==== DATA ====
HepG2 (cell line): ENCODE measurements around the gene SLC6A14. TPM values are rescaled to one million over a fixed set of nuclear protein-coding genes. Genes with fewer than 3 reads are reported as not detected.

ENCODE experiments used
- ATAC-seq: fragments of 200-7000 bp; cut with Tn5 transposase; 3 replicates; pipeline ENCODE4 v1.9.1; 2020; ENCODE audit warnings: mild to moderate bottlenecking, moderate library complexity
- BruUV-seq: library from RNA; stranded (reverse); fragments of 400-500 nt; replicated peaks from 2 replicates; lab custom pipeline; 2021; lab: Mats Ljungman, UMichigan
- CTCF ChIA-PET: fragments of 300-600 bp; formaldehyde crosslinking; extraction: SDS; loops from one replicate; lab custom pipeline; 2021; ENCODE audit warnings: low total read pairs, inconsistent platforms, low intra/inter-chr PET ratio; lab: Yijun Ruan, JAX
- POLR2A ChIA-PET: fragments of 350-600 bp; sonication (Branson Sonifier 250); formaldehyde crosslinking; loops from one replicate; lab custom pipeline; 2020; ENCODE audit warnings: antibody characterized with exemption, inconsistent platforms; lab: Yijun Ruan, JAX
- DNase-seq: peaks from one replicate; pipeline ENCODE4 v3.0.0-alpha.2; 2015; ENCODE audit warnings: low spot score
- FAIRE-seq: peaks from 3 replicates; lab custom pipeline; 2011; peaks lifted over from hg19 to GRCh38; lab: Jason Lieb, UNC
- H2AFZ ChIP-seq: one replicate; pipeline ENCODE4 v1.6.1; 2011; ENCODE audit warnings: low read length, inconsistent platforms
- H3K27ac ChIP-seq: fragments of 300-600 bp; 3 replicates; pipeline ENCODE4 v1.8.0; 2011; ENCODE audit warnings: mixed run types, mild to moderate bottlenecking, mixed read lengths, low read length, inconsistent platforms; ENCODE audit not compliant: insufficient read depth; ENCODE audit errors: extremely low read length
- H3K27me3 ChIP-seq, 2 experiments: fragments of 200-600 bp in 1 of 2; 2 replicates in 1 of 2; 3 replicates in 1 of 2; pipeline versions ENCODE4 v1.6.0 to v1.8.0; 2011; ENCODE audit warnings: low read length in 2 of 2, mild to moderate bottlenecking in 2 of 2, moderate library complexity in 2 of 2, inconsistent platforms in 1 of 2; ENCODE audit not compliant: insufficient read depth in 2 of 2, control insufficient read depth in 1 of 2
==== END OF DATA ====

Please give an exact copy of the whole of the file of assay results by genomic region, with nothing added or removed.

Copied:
HepG2 (cell line): ENCODE measurements around the gene SLC6A14. TPM values are rescaled to one million over a fixed set of nuclear protein-coding genes. Genes with fewer than 3 reads are reported as not detected.

ENCODE experiments used
- ATAC-seq: fragments of 200-7000 bp; cut with Tn5 transposase; 3 replicates; pipeline ENCODE4 v1.9.1; 2020; ENCODE audit warnings: mild to moderate bottlenecking, moderate library complexity
- BruUV-seq: library from RNA; stranded (reverse); fragments of 400-500 nt; replicated peaks from 2 replicates; lab custom pipeline; 2021; lab: Mats Ljungman, UMichigan
- CTCF ChIA-PET: fragments of 300-600 bp; formaldehyde crosslinking; extraction: SDS; loops from one replicate; lab custom pipeline; 2021; ENCODE audit warnings: low total read pairs, inconsistent platforms, low intra/inter-chr PET ratio; lab: Yijun Ruan, JAX
- POLR2A ChIA-PET: fragments of 350-600 bp; sonication (Branson Sonifier 250); formaldehyde crosslinking; loops from one replicate; lab custom pipeline; 2020; ENCODE audit warnings: antibody characterized with exemption, inconsistent platforms; lab: Yijun Ruan, JAX
- DNase-seq: peaks from one replicate; pipeline ENCODE4 v3.0.0-alpha.2; 2015; ENCODE audit warnings: low spot score
- FAIRE-seq: peaks from 3 replicates; lab custom pipeline; 2011; peaks lifted over from hg19 to GRCh38; lab: Jason Lieb, UNC
- H2AFZ ChIP-seq: one replicate; pipeline ENCODE4 v1.6.1; 2011; ENCODE audit warnings: low read length, inconsistent platforms
- H3K27ac ChIP-seq: fragments of 300-600 bp; 3 replicates; pipeline ENCODE4 v1.8.0; 2011; ENCODE audit warnings: mixed run types, mild to moderate bottlenecking, mixed read lengths, low read length, inconsistent platforms; ENCODE audit not compliant: insufficient read depth; ENCODE audit errors: extremely low read length
- H3K27me3 ChIP-seq, 2 experiments: fragments of 200-600 bp in 1 of 2; 2 replicates in 1 of 2; 3 replicates in 1 of 2; pipeline versions ENCODE4 v1.6.0 to v1.8.0; 2011; ENCODE audit warnings: low read length in 2 of 2, mild to moderate bottlenecking in 2 of 2, moderate library complexity in 2 of 2, inconsistent platforms in 1 of 2; ENCODE audit not compliant: insufficient read depth in 2 of 2, control insufficient read depth in 1 of 2